The Menorah555 assembly consists of three main parts: the printed circuit board assembly (PCBA), the LED flame diffusers, and the bent acrylic base. Details (excruciating) on each of those follow.
The Menorah555's schematic and PCB were designed in KiCad 5.1.12. There are only a few different parts to the schematic since much of it is repeated for the eight non-shamash candles.
The main parts of the schematic include the shamash, current limiter, candles, and power-on reset.
The shamash candle, like all the other candles, is designed with an LED that looks like a standard T-1 3/4 LED with a 5-mm diameter, but it actually has a chip inside that applies PWM to the LED in a way that simulates a flickering candle. Using this type of LED eliminates the need to use a separate microcontroller to create that effect. A 330-ohm resistor is put in series with the LED to limit the current and set the brightness.
Since the shamash is removed and used to "light" the
other candles, it needs a power source to keep it lit during that
time, maybe 30 seconds. That role is filled by a 0.5-F
supercapacitor. That is 0.5 farads, not microfarads,
so it holds a LOT of charge. In fact, this holds way more than
necessary, but I wanted a capacitor that would lay flat to give the
suggestion of a cylindrical candle shape. This supercap charges in a
couple of seconds, but actually keeps the LED lit for 10 minutes
before it gets noticeably dim and is still very dimly lit at 20
minutes, so you can really take your time lighting the other candles!
A common barrel-style power connector was used so that the shamash PCBA can be unplugged from the mainboard and used to light the other candles.
The menorah has a micro-USB connector so that it can be powered with a USB charger or battery pack. These power supplies are designed to supply at least 500mA, although they may supply more. However, the inrush current on the 0.5F supercap may be much more than that and it could send the power supply into an over-current condition. Since this is undesirable, a current limiter circuit was added to prevent this.
This current limiter is not very precise, but there is no need for great precision because we don't need an exact current, as long as it's less than 500mA.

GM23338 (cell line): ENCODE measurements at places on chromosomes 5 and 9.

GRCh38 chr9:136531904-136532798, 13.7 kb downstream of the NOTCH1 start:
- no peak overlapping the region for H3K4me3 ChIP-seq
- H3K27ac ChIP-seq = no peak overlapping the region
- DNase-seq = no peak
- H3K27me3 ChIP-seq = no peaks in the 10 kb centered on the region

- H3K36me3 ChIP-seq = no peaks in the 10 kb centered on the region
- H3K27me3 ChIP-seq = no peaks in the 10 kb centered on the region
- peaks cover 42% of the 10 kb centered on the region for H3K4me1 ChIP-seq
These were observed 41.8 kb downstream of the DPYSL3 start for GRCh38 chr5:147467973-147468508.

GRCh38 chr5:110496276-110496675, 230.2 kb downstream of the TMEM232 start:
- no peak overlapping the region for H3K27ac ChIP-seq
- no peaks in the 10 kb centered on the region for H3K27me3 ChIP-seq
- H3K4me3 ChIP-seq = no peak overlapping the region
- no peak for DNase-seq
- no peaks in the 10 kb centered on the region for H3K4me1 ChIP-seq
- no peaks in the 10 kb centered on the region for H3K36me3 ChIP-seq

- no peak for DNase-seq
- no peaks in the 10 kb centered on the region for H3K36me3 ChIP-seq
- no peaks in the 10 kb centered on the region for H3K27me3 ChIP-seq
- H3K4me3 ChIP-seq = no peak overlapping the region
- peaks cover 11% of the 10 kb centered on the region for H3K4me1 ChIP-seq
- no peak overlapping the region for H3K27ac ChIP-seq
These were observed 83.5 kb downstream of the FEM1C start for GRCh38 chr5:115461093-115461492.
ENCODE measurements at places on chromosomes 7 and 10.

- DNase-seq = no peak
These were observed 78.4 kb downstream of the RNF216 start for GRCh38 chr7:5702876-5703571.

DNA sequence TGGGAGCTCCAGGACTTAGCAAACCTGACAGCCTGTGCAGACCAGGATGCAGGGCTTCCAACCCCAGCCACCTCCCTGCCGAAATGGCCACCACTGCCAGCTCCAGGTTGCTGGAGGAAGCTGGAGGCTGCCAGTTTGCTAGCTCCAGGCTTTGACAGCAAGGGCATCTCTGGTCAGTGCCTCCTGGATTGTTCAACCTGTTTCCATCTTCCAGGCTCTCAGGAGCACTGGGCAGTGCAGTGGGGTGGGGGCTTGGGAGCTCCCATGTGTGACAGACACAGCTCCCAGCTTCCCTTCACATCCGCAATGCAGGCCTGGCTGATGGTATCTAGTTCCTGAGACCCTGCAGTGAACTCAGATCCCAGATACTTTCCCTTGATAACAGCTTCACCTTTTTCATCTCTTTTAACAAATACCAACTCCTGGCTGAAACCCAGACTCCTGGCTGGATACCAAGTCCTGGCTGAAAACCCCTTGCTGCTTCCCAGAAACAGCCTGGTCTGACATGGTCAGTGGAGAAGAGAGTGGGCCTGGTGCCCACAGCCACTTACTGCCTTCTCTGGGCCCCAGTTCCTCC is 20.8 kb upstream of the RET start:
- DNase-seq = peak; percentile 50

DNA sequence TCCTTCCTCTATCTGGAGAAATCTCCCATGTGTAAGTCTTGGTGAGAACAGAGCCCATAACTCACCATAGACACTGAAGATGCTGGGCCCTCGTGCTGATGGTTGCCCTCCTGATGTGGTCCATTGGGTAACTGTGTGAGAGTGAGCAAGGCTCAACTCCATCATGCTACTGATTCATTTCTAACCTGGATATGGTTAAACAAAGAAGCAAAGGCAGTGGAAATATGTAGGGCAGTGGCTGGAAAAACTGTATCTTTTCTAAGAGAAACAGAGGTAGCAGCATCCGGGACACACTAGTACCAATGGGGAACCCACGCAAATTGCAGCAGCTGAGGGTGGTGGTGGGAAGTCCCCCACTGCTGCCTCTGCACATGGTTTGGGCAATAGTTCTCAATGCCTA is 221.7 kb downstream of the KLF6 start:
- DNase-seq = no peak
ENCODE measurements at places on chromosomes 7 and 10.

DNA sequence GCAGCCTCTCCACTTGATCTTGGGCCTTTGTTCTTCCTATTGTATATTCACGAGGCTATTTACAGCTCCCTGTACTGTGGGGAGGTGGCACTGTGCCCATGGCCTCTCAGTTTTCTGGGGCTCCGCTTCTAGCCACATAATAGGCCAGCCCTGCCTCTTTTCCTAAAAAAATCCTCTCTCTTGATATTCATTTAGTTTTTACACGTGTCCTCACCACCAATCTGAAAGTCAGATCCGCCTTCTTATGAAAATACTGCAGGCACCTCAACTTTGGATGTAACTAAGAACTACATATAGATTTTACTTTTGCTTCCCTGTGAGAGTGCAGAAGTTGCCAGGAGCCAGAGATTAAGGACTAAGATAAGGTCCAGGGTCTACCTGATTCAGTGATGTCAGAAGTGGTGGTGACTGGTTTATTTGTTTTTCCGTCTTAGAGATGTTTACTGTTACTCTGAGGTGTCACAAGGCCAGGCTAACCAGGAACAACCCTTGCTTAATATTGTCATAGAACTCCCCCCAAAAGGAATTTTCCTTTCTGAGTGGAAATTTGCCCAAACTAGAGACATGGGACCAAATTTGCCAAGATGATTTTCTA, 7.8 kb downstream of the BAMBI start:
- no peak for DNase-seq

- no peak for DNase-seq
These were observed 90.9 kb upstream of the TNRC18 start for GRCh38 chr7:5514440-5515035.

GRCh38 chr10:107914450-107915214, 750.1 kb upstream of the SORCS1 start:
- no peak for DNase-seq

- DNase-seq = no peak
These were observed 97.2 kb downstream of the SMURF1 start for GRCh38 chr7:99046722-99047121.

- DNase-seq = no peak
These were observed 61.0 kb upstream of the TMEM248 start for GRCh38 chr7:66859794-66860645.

The current limit is set by the value of the current-sense resistor, R28, which is 1.33 ohms. When power is first turned on, the base of transistor Q10 is biased by R29, which turns on Q10 and allows a larger current to flow through Q10 from collector to emitter. The current flows through the current-sense resistor to the shamash supercap, which begins charging.
When the supercap first begins charging, it is essentially a dead short, except for its equivalent series resistance. If the current through the 1.33-ohm resistor R28 reaches ~450 mA or more, the voltage drop across R28 is above 0.6 V. When combined with the ~0.6 V voltage drop across the Q10 base-emitter junction, this means that the total voltage drop is more than 0.12 V and is enough to turn on the two diodes in D10. When D10 starts conducting, it reduces the current going into the base of Q10, which reduces the current going into the collector. Thus, the current ends up getting regulated so that i = V/r = 0.6V/1.33Ω = 450mA, give or take a bit. This will vary due to temperature variations and tolerances, but that’s close enough.
The current through a capacitor follows the equation i=C dV/dt, so when the capacitor is charged with a constant current, dV/dt = i/C = 450mA/0.5F = 0.9V/s. Thus it only takes a couple of seconds before the supercap is charged enough to turn on the LED.
The candle circuit (duplicated eight times) has more parts than it needed because I started to add another feature, but I needed to place an order for PCBs if I wanted them to arrive before Hanukkah was over. Thus, when it came to a choice of minimizing the BOM or maximizing the features, or having the...Read more »